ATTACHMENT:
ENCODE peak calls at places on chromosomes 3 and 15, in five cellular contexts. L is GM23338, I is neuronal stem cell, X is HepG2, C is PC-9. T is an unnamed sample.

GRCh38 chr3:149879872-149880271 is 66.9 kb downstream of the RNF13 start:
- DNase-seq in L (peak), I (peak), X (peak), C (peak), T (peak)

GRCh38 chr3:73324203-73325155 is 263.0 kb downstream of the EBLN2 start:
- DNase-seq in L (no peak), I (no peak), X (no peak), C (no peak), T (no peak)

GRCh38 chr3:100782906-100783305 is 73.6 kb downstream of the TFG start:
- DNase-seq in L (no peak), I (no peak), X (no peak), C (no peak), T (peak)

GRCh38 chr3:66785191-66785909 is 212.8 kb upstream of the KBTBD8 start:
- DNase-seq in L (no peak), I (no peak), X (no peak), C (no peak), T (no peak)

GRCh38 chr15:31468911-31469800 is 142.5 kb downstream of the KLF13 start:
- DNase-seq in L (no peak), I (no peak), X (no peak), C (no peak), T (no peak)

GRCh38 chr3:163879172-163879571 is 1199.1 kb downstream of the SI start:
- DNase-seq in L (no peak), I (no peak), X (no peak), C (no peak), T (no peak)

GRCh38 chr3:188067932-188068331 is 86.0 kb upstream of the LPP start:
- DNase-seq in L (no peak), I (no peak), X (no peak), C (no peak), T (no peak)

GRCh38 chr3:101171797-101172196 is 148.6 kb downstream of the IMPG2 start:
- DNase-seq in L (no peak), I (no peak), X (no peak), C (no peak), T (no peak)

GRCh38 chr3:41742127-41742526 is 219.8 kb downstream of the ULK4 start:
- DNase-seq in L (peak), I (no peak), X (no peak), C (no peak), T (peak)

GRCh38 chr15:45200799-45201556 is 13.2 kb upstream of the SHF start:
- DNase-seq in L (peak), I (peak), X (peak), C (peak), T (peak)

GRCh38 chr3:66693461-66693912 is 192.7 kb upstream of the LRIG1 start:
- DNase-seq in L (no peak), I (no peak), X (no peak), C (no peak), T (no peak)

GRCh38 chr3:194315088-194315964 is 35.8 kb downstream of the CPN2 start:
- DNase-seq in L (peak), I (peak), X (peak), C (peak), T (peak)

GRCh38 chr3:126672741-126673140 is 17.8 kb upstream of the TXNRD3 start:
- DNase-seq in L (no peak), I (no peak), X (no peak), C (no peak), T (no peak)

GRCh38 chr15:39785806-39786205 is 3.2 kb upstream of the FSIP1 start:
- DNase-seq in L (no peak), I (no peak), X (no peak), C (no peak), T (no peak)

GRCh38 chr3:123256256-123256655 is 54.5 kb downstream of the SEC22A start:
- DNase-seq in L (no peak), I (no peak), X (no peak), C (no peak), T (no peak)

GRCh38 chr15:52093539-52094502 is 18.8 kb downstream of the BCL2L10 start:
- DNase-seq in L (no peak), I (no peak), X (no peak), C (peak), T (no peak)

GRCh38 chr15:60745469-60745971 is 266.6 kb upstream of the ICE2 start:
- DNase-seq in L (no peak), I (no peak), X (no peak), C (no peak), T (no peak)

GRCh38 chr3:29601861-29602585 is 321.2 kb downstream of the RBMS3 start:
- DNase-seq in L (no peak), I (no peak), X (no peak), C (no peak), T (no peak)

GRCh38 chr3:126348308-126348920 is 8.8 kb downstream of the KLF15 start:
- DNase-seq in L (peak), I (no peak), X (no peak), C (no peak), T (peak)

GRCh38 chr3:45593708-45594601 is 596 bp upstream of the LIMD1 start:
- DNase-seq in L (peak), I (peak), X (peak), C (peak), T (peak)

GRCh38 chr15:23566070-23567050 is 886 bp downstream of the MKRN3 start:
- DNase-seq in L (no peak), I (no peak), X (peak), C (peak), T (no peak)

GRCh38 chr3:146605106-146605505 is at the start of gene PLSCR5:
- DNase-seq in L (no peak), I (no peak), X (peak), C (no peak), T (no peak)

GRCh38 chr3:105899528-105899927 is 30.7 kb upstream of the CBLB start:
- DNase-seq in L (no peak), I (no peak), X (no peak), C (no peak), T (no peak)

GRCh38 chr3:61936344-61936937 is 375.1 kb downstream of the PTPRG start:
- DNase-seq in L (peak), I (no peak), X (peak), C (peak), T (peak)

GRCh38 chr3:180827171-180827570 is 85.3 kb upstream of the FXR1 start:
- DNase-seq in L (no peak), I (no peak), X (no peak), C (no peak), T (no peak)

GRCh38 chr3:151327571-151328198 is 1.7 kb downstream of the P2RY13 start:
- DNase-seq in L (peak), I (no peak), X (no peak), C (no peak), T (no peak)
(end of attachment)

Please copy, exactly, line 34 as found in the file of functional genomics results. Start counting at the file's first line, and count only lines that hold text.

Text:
GRCh38 chr15:60745469-60745971 is 266.6 kb upstream of the ICE2 start: